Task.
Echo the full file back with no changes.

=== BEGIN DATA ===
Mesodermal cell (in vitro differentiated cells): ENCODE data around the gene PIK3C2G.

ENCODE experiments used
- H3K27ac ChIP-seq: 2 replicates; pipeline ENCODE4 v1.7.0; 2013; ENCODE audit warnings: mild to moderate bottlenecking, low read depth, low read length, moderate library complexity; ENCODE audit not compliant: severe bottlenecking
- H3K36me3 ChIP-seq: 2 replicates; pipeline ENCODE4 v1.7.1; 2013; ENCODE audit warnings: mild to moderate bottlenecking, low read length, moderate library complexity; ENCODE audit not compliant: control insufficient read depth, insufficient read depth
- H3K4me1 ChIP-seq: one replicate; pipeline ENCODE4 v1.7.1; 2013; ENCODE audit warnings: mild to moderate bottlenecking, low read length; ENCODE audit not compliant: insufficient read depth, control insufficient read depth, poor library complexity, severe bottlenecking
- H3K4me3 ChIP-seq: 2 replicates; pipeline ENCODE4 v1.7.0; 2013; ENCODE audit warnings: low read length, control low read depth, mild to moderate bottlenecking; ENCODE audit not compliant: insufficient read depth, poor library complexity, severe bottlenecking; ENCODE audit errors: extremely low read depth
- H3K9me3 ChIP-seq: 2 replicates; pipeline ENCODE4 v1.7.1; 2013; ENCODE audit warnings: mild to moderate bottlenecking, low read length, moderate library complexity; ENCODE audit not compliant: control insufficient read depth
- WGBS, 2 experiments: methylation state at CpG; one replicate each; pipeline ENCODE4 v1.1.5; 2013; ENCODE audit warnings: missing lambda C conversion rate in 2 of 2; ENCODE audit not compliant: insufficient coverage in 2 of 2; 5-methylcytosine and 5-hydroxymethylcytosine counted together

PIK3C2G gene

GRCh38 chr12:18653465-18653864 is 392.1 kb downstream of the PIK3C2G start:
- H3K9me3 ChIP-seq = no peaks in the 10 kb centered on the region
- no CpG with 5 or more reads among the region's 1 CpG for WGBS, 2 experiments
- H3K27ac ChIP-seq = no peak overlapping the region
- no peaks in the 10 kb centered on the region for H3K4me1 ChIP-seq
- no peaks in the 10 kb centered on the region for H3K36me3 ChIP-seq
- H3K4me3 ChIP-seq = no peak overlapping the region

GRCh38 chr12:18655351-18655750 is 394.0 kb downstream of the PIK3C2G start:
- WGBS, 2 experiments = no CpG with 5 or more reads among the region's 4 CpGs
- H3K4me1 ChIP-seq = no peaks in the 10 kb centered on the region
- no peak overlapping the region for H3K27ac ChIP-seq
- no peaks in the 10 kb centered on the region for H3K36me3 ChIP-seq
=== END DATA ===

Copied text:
Mesodermal cell (in vitro differentiated cells): ENCODE data around the gene PIK3C2G.

ENCODE experiments used
- H3K27ac ChIP-seq: 2 replicates; pipeline ENCODE4 v1.7.0; 2013; ENCODE audit warnings: mild to moderate bottlenecking, low read depth, low read length, moderate library complexity; ENCODE audit not compliant: severe bottlenecking
- H3K36me3 ChIP-seq: 2 replicates; pipeline ENCODE4 v1.7.1; 2013; ENCODE audit warnings: mild to moderate bottlenecking, low read length, moderate library complexity; ENCODE audit not compliant: control insufficient read depth, insufficient read depth
- H3K4me1 ChIP-seq: one replicate; pipeline ENCODE4 v1.7.1; 2013; ENCODE audit warnings: mild to moderate bottlenecking, low read length; ENCODE audit not compliant: insufficient read depth, control insufficient read depth, poor library complexity, severe bottlenecking
- H3K4me3 ChIP-seq: 2 replicates; pipeline ENCODE4 v1.7.0; 2013; ENCODE audit warnings: low read length, control low read depth, mild to moderate bottlenecking; ENCODE audit not compliant: insufficient read depth, poor library complexity, severe bottlenecking; ENCODE audit errors: extremely low read depth
- H3K9me3 ChIP-seq: 2 replicates; pipeline ENCODE4 v1.7.1; 2013; ENCODE audit warnings: mild to moderate bottlenecking, low read length, moderate library complexity; ENCODE audit not compliant: control insufficient read depth
- WGBS, 2 experiments: methylation state at CpG; one replicate each; pipeline ENCODE4 v1.1.5; 2013; ENCODE audit warnings: missing lambda C conversion rate in 2 of 2; ENCODE audit not compliant: insufficient coverage in 2 of 2; 5-methylcytosine and 5-hydroxymethylcytosine counted together

PIK3C2G gene

GRCh38 chr12:18653465-18653864 is 392.1 kb downstream of the PIK3C2G start:
- H3K9me3 ChIP-seq = no peaks in the 10 kb centered on the region
- no CpG with 5 or more reads among the region's 1 CpG for WGBS, 2 experiments
- H3K27ac ChIP-seq = no peak overlapping the region
- no peaks in the 10 kb centered on the region for H3K4me1 ChIP-seq
- no peaks in the 10 kb centered on the region for H3K36me3 ChIP-seq
- H3K4me3 ChIP-seq = no peak overlapping the region

GRCh38 chr12:18655351-18655750 is 394.0 kb downstream of the PIK3C2G start:
- WGBS, 2 experiments = no CpG with 5 or more reads among the region's 4 CpGs
- H3K4me1 ChIP-seq = no peaks in the 10 kb centered on the region
- no peak overlapping the region for H3K27ac ChIP-seq
- no peaks in the 10 kb centered on the region for H3K36me3 ChIP-seq